Consider flora and fauna on Australia Day
Australia Day is here again and many people will be flying flags and receiving awards or even citizenship.
I wonder how many people will bother to think of what it is that makes Australia, Australian; what makes it different.
Surely it is the flora and fauna and these are under great threat.
We still cut down trees if they are in the way or even just spoil our view, not realising that each tree is a whole ecosystem, contributing to the land.
We have been trained to be aware of the sweet, cuddly Ozzie icons such as the koala but even they are now in decline and it is highly likely that my great grandchildren will never see one except in a zoo.
What about the less cuddly Australian fauna?
Does it mean that just because they are less cuddly they have no right to exist?
They are all a part of our amazing bio-diversity.
When we do get close to wild life, it often pleases us to feed it.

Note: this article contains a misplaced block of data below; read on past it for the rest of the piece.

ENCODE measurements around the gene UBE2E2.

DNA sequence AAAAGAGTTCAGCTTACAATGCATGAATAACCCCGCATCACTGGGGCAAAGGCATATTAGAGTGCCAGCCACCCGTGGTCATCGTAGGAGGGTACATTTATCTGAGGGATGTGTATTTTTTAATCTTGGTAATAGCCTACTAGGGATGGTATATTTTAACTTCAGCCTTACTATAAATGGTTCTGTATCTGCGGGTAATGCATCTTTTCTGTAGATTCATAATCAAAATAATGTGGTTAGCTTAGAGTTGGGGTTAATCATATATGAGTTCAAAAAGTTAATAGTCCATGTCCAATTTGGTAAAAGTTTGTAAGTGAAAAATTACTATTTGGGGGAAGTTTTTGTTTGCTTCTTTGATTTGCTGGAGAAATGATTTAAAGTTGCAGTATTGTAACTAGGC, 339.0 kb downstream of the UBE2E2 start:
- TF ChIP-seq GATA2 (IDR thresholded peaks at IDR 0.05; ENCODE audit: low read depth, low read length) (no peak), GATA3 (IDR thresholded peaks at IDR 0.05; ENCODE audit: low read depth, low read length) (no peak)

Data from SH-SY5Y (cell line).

It gives us pleasure and makes us feel that we are helping.
On the contrary, we are doing them a dis-service.
They all have different digestive systems; our foods are often highly processed and contain chemicals and even though the animals may appear to enjoy it, in much the same way that children will appear to gobble up lollies, they later often suffer digestive problems.
Native animals keep fit by looking for their food as well as controlling their numbers.
Nowadays lorikeet fledglings are sometimes unable to fly because their bone structure will not support them.
Other birds have some form of diabetes.
Some animals come to think that humans mean food and will attack if it is not forthcoming, after all they are wild animals.
Feeding wild animals might give us pleasure but it can make them think that all humans are kind and they are not.
Some people collect these animals to sell on the overseas market, or keep as pets or hang on their walls.
So this coming Australia Day perhaps we could consider what it is that makes Australia Australia and decide to give some respect and dignity to the diminishing flora and fauna of this land, even though that would mean not taking our dogs into National Parks and keeping our cats inside.
Email, 16 Jan 2017
Margaret Lund, Woy Woy